#NewYearNewMe goals have spread their clutches far and wide this January, and not even the Foodie office – made up of a collective of people who are routinely encouraged to nurse a militant love for excessive food consumption, for “work reasons and research purposes” – has been spared. But just because we’re looking to eat cleaner and healthier (before we succumb to lavish CNY feasts, at the very least) doesn’t mean we want to compromise on flavour.

Can we really have it all, though? We turned to NOSH, one of Hong Kong’s most established meal-plan-delivery companies, to test the theory. Their new plant-based meal plan was designed with nutritional balance and vegetarians in mind and boasts a repertoire of 40 recipes, some of which are fully vegan.

Here are our favourite meals from their new vegetarian line:

Cauliflower bulgogi with kimchi fried brown rice

Cauliflower bulgogi with kimchi fried brown rice

Chimichurri cauliflower steak with herb sweet potatoes and broccolini

Chimichurri cauliflower steak with herb sweet potatoes and broccolini

The cauliflower bulgogi with kimchi fried brown rice was our overall favourite. The kimchi packed a slight punch, but nothing too worrisome for those with a sensitive palate. The cauliflower still had a substantial crunch after reheating, and the flavour of the fried rice was varied and intricate enough for a whole meal without becoming too bland or repetitive (but we would have liked to see more veggies in the mix).

The plant-based take of swapping out a juicy steak with a “meaty” cruciferous veg isn’t breathtakingly new, but the addition of a tangy chimichurri sauce gave our cauliflower steak the fresh, herby edge that it needed to stand out amongst the other greens on the plate. We wouldn’t have minded if the finely diced potatoes had been a bit chunkier, as they persistently rolled off our forks as we tried to scoop them up. Overall, this recipe gets extra points from us for its antioxidant- and vitamin-rich ingredients.

Halloumi Cobb salad

Halloumi Cobb salad

Vegan meat with black beans with quinoa brown rice

Vegan meat with black beans and quinoa brown rice

The halloumi Cobb salad was visually appealing, but the cooled halloumi – arguably the highlight of the dish – had a chewiness to it that bordered on rubbery, which didn’t beguile our palates, even after we slathered it in vinaigrette. Other than that, the variety of ingredients included – protein-rich eggs and beans, fresh greens, cherry tomatoes and corn – made for a satisfying, texturally interesting salad. We would try it again to see if perhaps we just ended up with an unfortunate dodgy portion of halloumi that day.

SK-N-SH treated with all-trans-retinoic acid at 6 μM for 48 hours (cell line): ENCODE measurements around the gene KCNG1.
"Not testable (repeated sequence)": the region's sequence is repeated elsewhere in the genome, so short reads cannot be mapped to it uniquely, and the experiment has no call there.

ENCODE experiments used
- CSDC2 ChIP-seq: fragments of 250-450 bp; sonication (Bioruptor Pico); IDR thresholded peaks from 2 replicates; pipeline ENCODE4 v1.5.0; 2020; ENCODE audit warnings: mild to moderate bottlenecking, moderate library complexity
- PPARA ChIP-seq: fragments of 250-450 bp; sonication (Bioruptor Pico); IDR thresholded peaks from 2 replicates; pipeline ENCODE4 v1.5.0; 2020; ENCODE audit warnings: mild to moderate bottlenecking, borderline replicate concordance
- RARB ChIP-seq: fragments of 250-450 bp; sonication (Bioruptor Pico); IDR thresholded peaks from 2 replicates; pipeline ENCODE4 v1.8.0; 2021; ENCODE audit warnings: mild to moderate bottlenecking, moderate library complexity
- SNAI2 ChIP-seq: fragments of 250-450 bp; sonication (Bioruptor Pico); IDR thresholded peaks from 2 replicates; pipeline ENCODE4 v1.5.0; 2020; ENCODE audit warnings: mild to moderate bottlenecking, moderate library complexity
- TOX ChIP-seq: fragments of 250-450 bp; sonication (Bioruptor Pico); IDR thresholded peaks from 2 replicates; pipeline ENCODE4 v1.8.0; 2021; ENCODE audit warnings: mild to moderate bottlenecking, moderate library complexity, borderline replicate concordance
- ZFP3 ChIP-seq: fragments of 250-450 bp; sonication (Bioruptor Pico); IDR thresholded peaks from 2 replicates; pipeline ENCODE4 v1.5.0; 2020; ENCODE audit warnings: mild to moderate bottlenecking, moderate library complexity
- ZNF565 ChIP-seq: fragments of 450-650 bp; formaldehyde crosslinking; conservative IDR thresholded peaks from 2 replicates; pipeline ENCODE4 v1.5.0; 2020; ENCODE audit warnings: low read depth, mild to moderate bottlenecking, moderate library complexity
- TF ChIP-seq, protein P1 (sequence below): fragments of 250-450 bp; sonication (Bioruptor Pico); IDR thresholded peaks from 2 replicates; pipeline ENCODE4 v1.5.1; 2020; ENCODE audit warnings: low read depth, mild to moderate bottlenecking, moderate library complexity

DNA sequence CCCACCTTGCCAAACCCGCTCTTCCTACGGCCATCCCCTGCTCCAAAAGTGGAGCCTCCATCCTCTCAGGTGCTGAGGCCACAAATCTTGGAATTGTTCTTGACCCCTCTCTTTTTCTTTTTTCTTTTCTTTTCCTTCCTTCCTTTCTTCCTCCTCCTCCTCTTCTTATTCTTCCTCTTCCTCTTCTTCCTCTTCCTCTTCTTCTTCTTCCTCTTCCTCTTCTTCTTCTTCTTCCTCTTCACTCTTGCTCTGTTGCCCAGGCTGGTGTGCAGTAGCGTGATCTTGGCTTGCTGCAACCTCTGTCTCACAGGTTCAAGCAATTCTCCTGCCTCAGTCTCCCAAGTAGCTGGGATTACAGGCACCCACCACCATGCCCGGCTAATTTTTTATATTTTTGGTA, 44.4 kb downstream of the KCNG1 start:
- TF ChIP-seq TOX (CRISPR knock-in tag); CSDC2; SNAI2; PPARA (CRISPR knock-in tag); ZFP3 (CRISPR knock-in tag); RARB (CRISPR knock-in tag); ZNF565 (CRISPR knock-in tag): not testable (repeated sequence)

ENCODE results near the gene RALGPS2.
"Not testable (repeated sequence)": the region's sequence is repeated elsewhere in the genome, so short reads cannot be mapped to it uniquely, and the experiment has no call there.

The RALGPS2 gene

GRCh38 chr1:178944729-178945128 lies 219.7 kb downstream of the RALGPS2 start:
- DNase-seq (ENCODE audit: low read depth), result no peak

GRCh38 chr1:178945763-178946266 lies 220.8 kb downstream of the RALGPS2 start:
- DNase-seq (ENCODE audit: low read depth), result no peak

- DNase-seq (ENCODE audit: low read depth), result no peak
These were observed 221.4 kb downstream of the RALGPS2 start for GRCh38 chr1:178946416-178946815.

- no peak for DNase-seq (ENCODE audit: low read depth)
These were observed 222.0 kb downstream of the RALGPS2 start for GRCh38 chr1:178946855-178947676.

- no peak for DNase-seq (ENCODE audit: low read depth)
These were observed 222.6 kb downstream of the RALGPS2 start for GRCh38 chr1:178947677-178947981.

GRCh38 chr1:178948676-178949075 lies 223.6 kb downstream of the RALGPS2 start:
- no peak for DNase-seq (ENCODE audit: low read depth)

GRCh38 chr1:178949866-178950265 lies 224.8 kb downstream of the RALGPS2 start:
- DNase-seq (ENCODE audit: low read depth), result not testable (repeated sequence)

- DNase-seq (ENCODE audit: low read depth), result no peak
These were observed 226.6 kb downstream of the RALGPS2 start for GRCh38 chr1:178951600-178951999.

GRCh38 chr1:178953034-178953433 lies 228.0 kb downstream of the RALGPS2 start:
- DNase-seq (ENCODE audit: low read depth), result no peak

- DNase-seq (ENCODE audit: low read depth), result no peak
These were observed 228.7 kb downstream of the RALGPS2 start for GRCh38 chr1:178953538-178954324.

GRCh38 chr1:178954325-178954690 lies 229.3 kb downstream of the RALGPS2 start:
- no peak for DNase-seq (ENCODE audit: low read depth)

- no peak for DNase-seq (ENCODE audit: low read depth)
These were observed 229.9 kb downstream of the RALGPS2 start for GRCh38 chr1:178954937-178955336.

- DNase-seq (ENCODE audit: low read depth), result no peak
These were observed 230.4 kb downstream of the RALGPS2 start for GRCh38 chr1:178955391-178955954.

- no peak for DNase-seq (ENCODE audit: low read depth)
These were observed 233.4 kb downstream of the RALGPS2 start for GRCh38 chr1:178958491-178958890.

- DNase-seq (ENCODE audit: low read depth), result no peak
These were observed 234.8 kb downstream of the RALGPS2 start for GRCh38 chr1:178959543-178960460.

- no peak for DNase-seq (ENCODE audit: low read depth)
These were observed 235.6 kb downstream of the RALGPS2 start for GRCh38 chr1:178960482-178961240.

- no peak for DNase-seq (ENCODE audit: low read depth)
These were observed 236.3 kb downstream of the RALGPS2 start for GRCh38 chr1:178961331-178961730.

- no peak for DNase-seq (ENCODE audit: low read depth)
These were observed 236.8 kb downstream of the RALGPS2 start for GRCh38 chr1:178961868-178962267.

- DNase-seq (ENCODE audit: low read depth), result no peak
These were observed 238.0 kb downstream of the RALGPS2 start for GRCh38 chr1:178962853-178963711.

Last, but not least, came the meal we were most curious about: vegan meat with black beans and quinoa brown rice. Our second fried rice of the week, we were pleased to note that it differed from the one delivered with the cauliflower bulgogi, this time paired with corn, black beans and quinoa. For the meal’s main source of protein, NOSH used Gardein’s pre-made, nugget-shaped vegan Chick’n meat, produced primarily from soy, wheat, and flour from organic ancient grains like Khorasan wheat, amaranth, millet and quinoa. Though not new to plant-based meats, with the plethora of Impossible and Beyond Meat products on the Hong Kong market, we had not yet tried the Gardein line, and we are proud to report back that it does, shockingly, impart a flavour that’s quite reminiscent of chicken. Our meal came with a thick, tomato-paste-like sauce for mixing and dipping rather than a chopped tomato salad, as in the picture above, which, truthfully, we preferred, as it provided additional moisture for the nuggets and rice.

What we liked

First off, the numbers, since we were hoping to eat ourselves into a lean, green machine. The calorie count of a full day’s meal plan comes up to 1,500 calories, which is about how much the average woman should take in to lose one pound of weight per week (though, of course, there are other factors that come into play such as age, height, current weight, activity levels, metabolic health, etc). The meal plans are customisable, depending on your ultimate goal and whether you’re looking to really trim down or make gains.

Second, the flavours and premium ingredients. The variety of recipes, taking inspiration from Western and Eastern cuisines, was a pleasant surprise, and we liked the adventurous foray into protein-rich vegan meats, superfoods and whole grains, as well as the creativity of the different kinds of fried rice. Not only did we look forward to our meals every day just based on the dish descriptions, but the meals actually followed through and delivered on execution. The portions were reasonable; we came away from each lunch content with the amount we’d eaten without feeling like we had to spend the next two hours struggling to stay awake and fight off a food coma.

We also applaud the use of biodegradable packaging – made from sugar cane and PLA plastics, which fully decompose in landfills in under 60 days – and the delivery of all meals in reusable, insulated bags, which you can hand back to the driver to minimise waste (and bag hoarding, of course). You know the KonMari drill: if it doesn’t spark joy…

What we didn’t like

Big no to the rubbery halloumi. Maybe we tasted a bad batch, but it did not work as the centrepiece of a chilled Cobb salad. Also, bigger chunks of potatoes, please.

This write-up is based on a complimentary media tasting provided in exchange for an honest review and no monetary compensation. The opinions expressed here represent the author’s.

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Yummy yummy in my tummy.

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